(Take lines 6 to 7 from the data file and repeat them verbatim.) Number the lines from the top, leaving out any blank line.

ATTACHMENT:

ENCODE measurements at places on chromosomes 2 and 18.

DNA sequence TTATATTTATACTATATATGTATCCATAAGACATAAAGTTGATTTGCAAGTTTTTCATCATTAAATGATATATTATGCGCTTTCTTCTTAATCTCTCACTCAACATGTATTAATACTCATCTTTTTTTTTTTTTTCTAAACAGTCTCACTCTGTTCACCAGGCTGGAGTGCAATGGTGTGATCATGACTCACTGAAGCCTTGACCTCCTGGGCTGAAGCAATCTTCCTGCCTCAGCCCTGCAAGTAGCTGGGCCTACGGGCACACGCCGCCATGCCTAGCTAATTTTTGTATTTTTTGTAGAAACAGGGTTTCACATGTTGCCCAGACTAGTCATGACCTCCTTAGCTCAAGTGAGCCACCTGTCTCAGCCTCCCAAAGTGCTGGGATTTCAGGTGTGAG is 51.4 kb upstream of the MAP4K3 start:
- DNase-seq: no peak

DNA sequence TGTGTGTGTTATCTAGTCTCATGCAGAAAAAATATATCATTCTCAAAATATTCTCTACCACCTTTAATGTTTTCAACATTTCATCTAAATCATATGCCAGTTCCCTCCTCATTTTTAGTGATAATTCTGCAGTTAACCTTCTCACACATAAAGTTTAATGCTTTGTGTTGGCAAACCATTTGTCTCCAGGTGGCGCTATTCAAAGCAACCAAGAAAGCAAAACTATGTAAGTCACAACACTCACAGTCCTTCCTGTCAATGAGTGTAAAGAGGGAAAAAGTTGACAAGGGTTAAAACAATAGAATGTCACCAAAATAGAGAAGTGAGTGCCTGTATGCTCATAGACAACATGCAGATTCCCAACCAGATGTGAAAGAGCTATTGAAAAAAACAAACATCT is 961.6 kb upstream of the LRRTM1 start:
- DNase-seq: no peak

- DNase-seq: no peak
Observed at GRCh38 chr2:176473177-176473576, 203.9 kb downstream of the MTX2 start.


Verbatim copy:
- DNase-seq: no peak
Observed at GRCh38 chr2:176473177-176473576, 203.9 kb downstream of the MTX2 start.